VANCOUVER, Wash. — The lower Columbia River may receive funding to address salmon recovery in a statewide effort to protect and conserve fish populations.
Gov. Jay Inslee unveiled his $187 million budget proposal to address the Pacific Northwest priority on Dec. 14 at the annual Centennial Accord meeting. This proposal is part of a larger $626 million climate action plan.
Inslee’s approach invests $123 million in riparian habitat protection and more than $16 million in water quality and temperature improvements, as well as $5 million in infrastructure and $6.5 million to improve science and further management.
Steve Manlow, Lower Columbia Fish Recovery Board executive director, said the group is beginning to sort out what initiatives are statewide and what might be specific to the Columbia River.
“What we see is the governor’s effort to really accelerate that recovery work,” he said.
The plan delves into regulatory and incentive-based approaches for recovery. Local governments may be responsible for implementing efforts to protect an ecosystem’s baseline, which can look like regulating permit processes or creating protective ordinances, he said. This can determine that there are buffers along streams to sufficiently protect fish from developments or other projects.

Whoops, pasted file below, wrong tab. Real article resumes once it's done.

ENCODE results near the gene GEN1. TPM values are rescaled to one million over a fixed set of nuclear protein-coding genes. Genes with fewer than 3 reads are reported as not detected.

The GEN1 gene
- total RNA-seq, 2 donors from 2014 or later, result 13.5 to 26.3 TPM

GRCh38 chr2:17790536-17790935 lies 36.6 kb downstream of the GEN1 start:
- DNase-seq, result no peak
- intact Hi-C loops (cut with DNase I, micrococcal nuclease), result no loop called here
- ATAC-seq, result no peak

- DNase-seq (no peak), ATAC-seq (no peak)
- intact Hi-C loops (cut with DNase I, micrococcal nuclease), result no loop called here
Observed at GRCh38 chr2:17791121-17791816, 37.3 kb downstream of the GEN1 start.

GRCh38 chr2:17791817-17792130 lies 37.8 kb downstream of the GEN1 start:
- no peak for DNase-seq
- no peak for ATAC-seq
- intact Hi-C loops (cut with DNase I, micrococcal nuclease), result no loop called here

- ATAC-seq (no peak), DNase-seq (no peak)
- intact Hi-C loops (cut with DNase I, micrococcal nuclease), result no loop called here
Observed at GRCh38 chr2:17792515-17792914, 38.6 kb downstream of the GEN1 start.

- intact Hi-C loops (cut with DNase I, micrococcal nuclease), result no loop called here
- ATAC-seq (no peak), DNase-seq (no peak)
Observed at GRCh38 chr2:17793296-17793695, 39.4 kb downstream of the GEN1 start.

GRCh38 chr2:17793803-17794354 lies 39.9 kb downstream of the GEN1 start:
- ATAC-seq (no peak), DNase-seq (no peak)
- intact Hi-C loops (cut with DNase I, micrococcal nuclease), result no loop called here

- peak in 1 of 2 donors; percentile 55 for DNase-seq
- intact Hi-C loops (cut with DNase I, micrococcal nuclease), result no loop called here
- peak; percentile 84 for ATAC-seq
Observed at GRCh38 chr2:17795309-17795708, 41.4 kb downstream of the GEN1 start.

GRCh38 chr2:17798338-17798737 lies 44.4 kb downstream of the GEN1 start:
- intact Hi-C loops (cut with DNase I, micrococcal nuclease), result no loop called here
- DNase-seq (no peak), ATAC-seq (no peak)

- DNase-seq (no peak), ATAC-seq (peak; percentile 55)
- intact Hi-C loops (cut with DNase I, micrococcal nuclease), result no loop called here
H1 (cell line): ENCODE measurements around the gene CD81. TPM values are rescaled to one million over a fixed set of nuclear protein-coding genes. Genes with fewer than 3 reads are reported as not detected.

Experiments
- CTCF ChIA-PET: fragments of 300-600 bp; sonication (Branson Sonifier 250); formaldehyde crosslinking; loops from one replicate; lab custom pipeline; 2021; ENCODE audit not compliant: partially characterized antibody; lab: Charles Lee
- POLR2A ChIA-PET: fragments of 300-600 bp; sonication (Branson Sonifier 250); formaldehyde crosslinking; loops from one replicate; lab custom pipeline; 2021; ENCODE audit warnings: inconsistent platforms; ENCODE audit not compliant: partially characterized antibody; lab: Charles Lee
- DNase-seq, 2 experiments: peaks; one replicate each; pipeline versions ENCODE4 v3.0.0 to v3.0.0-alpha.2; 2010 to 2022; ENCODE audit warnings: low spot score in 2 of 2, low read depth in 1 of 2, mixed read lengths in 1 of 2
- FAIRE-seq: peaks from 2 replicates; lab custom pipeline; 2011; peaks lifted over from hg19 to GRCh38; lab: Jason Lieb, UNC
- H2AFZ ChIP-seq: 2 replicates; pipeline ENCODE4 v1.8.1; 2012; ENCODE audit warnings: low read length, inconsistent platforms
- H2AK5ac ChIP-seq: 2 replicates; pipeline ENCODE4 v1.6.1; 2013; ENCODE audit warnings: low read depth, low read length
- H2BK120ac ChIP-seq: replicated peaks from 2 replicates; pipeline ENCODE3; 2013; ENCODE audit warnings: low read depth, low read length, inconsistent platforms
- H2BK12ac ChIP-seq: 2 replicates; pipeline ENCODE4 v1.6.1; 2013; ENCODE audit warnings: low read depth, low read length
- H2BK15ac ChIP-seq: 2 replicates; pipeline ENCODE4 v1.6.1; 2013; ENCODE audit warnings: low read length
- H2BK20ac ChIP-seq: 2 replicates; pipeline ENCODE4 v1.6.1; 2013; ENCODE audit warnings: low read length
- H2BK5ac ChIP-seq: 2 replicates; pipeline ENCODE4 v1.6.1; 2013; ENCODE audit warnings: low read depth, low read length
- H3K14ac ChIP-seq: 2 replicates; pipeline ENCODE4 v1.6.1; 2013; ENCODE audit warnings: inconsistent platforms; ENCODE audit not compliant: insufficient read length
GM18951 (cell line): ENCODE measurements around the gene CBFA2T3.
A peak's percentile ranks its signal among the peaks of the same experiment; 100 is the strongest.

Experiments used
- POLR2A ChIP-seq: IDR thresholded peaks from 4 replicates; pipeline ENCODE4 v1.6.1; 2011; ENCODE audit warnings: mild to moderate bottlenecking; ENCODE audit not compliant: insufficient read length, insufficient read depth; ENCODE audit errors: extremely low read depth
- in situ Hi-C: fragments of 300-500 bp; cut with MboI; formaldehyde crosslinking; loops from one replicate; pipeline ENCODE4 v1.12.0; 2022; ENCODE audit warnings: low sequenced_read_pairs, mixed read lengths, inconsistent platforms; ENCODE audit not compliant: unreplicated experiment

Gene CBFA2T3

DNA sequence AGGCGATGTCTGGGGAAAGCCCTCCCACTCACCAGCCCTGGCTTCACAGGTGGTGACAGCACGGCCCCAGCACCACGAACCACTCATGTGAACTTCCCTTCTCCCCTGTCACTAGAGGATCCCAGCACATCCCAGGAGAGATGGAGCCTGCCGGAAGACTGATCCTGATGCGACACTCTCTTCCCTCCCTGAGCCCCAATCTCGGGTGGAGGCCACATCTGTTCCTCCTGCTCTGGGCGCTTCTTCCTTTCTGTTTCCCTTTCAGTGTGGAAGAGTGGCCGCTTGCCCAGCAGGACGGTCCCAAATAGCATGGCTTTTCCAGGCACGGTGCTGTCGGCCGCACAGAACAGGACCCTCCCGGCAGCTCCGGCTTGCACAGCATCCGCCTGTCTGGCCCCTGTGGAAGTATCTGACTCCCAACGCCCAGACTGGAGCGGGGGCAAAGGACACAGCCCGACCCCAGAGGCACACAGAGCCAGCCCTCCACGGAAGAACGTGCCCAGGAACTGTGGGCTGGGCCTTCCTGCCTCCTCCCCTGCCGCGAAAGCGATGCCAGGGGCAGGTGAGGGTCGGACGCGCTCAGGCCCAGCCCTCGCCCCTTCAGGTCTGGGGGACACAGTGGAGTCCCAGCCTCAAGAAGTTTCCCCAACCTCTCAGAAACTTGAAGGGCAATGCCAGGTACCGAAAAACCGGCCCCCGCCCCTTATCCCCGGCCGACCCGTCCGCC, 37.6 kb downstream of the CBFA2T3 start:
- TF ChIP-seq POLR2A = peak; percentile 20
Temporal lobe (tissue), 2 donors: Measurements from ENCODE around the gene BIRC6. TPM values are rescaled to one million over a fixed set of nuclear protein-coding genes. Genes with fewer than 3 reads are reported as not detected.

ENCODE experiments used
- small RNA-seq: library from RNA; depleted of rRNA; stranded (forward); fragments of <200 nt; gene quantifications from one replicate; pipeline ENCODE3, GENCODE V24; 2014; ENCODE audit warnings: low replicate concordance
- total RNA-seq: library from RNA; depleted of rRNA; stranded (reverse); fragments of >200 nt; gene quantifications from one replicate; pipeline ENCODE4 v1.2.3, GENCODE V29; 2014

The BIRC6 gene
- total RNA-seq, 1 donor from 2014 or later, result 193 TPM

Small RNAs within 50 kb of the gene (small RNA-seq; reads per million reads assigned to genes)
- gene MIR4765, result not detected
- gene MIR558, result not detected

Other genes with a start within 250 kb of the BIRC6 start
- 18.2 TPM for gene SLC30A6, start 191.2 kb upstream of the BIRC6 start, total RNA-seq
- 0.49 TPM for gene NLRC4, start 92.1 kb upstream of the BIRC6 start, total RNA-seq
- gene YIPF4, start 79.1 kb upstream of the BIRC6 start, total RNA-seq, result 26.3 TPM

As for active restoration, regional lead entities can manage state grant programs that are focused on rebuilding habitats, Manlow said.
More than 70 percent of salmon and steelhead populations are not keeping pace with recovery goals, and some are in crisis of fading altogether, according to a 2020 report from State of Salmon in Watersheds. Salmon runs in the Columbia River are at their lowest abundance in 10 years — a stark contrast from their peak 10 to 16 million population.
Inslee’s plan recommends reintroducing salmon above dams, such as the Chief Joseph and Grand Coulee Dams, and other barriers caused by humans to honor native people’s treaty rights. It also aims to build climate resiliency, as well as align hatchery and hydropower efforts with restoration.
“This is probably one of the most important opportunities we’re going to have to move recovery forward,” Manlow said, “one we haven’t seen in about 20 years.”
A large factor contributing to the looming threat of decreased salmon populations is a lack of funding, according to the State of Salmon in Watersheds report. Washington has invested less than 22 percent, or around $1 billion, of the necessary funding needed for salmon recovery since 2010.
With Inslee’s proposed budget and proposals, there is an increased chance that positive change will occur, Manlow said.
Washington is also set to receive funding for salmon recovery and ecosystem preservation from the federal infrastructure package that passed in August.
Until conservation groups and other organizations can implement Inslee’s proposed recommendations, they must wait to see whether state legislators support the recovery initiatives.